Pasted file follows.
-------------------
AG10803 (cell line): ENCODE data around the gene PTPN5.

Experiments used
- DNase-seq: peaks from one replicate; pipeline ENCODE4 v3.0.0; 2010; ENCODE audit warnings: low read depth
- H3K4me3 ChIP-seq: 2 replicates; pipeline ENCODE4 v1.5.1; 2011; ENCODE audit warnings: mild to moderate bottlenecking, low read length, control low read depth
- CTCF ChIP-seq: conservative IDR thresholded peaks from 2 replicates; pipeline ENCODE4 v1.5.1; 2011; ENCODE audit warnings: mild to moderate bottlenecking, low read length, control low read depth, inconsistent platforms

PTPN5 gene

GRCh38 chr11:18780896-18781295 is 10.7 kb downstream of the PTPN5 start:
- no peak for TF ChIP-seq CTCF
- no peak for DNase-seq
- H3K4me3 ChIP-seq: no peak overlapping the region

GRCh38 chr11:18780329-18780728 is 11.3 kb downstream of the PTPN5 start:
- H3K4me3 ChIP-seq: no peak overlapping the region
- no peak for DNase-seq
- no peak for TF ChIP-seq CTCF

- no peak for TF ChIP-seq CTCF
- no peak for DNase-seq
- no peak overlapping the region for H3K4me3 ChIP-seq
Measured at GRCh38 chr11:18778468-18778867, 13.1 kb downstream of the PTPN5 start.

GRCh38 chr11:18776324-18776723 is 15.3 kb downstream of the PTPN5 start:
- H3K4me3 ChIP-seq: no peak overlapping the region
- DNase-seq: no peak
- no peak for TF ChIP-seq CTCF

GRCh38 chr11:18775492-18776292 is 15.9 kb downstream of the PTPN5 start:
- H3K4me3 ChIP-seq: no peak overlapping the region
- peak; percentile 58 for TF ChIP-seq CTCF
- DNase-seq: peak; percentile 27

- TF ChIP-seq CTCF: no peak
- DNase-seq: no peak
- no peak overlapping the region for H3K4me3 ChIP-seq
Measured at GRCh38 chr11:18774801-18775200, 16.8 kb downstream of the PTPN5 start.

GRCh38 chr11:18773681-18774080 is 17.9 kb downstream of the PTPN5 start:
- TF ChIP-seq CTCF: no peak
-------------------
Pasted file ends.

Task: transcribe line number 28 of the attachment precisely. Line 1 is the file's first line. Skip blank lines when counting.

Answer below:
- DNase-seq: no peak